Jump to ContentJump to Main Navigation
Grammaticalization from a Typological Perspective$
Users without a subscription are not able to see the full content.

Heiko Narrog and Bernd Heine

Print publication date: 2018

Print ISBN-13: 9780198795841

Published to Oxford Scholarship Online: December 2018

DOI: 10.1093/oso/9780198795841.001.0001

Show Summary Details
Page of

PRINTED FROM OXFORD SCHOLARSHIP ONLINE (oxford.universitypressscholarship.com). (c) Copyright Oxford University Press, 2020. All Rights Reserved. An individual user may print out a PDF of a single chapter of a monograph in OSO for personal use. date: 25 October 2020

Grammaticalization in Japanese and Korean

Grammaticalization in Japanese and Korean

Chapter:
(p.166) 9 Grammaticalization in Japanese and Korean
Source:
Grammaticalization from a Typological Perspective
Author(s):

Heiko Narrog

Seongha Rhee

John Whitman

Publisher:
Oxford University Press
DOI:10.1093/oso/9780198795841.003.0009

In this chapter, we try to present typical processes of grammaticalization in Japanese and Korean, and investigate which processes may particularly contribute to the discussion of theoretical aspects of grammaticalization. The processes introduced in some detail are the grammaticalization of converbs, of deverbal postpositions, and of nouns marking categories in the verb phrase as typical processes. We then discuss the morphological properties of grammaticalization in the two languages, and the high frequency of grammaticalization into interpersonal domains. Both features support extant ideas about grammaticalization rather than contradicting them. In contrast, a third point—that grammaticalizations may enter the language through writing rather than conversation—may be a challenge for ideas about grammaticalization that seek the source of grammaticalizations solely in speaker–hearer interaction.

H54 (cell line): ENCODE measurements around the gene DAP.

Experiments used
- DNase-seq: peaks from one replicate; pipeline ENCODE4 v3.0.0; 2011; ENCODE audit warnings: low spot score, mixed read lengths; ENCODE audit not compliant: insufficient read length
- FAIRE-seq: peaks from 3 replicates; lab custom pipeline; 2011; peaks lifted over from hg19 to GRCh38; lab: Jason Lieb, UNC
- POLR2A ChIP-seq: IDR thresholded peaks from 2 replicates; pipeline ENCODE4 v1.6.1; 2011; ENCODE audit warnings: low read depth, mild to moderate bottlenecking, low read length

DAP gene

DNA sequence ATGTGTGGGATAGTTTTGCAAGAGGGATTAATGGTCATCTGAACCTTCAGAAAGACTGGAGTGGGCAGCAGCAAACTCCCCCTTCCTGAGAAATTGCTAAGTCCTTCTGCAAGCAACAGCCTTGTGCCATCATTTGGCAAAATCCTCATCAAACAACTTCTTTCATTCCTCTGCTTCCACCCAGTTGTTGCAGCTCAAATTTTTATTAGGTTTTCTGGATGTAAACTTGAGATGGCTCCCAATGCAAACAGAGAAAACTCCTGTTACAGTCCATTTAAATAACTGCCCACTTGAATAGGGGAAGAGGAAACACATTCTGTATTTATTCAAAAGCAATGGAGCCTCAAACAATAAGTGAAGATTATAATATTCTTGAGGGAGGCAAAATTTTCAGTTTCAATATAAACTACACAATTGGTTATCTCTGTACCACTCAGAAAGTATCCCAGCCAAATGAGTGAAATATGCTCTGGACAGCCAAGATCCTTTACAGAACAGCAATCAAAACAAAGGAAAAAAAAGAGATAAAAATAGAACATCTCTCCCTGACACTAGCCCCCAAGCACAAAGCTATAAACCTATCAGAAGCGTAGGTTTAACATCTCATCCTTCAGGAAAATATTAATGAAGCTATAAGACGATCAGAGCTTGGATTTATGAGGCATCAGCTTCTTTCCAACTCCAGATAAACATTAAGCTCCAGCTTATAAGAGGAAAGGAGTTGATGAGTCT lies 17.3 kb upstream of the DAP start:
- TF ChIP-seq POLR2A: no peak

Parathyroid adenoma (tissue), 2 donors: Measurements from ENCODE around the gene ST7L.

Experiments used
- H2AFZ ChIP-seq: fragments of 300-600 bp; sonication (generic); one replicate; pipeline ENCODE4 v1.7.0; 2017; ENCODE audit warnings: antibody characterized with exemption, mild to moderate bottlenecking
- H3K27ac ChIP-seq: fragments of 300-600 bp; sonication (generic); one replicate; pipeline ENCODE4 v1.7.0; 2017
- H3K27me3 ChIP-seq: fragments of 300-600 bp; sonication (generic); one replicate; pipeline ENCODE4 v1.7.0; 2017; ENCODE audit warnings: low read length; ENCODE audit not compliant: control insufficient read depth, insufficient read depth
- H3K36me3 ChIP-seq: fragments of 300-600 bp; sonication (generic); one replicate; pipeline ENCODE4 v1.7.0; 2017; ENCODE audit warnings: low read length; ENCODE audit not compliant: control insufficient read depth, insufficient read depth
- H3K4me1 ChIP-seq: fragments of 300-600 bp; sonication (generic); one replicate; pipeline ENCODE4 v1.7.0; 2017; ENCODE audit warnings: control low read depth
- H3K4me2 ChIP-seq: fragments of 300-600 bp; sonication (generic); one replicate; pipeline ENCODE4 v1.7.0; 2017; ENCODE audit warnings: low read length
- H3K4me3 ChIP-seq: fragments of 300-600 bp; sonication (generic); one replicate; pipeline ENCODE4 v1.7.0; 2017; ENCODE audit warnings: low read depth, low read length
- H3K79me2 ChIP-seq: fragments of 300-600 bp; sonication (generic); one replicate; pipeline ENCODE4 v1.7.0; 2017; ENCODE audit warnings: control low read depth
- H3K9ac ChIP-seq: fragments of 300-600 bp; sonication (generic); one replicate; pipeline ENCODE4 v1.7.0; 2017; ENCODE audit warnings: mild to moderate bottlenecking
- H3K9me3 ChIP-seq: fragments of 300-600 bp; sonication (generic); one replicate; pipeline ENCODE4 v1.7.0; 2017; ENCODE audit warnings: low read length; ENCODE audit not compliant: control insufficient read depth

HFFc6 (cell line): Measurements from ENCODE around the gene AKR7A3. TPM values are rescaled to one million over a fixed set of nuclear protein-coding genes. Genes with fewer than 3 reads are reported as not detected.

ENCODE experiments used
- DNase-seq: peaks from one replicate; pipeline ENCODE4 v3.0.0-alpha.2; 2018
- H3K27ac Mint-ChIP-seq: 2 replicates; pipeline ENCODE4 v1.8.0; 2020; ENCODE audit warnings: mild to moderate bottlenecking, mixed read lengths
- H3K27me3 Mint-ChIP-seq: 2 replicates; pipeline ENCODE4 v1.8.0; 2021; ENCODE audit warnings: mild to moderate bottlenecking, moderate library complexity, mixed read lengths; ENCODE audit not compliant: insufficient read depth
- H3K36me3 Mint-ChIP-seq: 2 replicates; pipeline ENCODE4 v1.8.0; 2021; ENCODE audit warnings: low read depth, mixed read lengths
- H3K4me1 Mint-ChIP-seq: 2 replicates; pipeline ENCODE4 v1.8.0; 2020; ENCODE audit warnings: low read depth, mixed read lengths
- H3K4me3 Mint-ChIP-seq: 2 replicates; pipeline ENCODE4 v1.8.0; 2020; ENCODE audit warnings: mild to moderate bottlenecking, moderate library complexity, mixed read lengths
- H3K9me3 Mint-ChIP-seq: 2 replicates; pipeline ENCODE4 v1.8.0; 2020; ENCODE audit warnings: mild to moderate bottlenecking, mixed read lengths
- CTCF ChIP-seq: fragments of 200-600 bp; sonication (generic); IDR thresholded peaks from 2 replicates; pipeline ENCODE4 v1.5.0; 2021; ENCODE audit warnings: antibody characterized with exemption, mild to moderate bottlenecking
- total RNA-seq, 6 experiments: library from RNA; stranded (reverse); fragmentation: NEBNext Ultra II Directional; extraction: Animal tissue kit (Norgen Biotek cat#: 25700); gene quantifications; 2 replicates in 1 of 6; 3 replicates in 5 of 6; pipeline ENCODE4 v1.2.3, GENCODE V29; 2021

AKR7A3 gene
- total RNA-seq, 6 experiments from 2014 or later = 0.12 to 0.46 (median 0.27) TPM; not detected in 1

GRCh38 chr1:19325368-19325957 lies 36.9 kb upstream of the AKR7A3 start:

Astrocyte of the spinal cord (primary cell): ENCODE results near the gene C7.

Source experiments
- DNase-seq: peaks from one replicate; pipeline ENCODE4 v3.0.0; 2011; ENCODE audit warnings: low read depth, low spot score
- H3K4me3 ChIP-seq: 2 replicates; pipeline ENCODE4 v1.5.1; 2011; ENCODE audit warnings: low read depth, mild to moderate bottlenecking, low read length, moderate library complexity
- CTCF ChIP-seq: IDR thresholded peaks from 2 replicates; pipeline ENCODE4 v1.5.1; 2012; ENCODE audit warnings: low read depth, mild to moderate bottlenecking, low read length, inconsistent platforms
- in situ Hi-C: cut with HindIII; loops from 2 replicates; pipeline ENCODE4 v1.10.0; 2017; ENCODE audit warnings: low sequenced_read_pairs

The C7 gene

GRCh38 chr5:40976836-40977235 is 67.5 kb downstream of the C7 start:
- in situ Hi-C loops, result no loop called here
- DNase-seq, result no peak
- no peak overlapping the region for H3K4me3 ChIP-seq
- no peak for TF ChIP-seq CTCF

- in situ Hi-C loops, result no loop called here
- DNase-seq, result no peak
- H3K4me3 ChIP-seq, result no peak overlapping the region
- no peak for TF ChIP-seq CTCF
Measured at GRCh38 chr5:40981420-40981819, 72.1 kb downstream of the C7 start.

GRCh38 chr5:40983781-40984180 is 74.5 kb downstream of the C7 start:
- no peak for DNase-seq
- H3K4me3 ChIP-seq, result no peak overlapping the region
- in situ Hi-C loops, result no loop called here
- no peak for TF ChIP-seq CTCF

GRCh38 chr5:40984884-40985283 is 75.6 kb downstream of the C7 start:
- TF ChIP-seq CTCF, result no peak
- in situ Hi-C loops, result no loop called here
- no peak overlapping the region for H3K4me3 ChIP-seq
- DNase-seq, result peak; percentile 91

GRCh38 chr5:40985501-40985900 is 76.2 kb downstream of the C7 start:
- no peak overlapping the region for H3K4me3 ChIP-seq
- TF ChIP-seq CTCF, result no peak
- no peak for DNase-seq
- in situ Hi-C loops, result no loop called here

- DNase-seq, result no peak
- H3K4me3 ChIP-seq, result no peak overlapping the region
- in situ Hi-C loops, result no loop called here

Keywords:   grammaticalization, converbs, compound verbs, intersubjectification, criteria of grammaticalization, grammaticalization from written language, grammaticalization of nouns

Oxford Scholarship Online requires a subscription or purchase to access the full text of books within the service. Public users can however freely search the site and view the abstracts and keywords for each book and chapter.

Please, subscribe or login to access full text content.

If you think you should have access to this title, please contact your librarian.

To troubleshoot, please check our FAQs , and if you can't find the answer there, please contact us .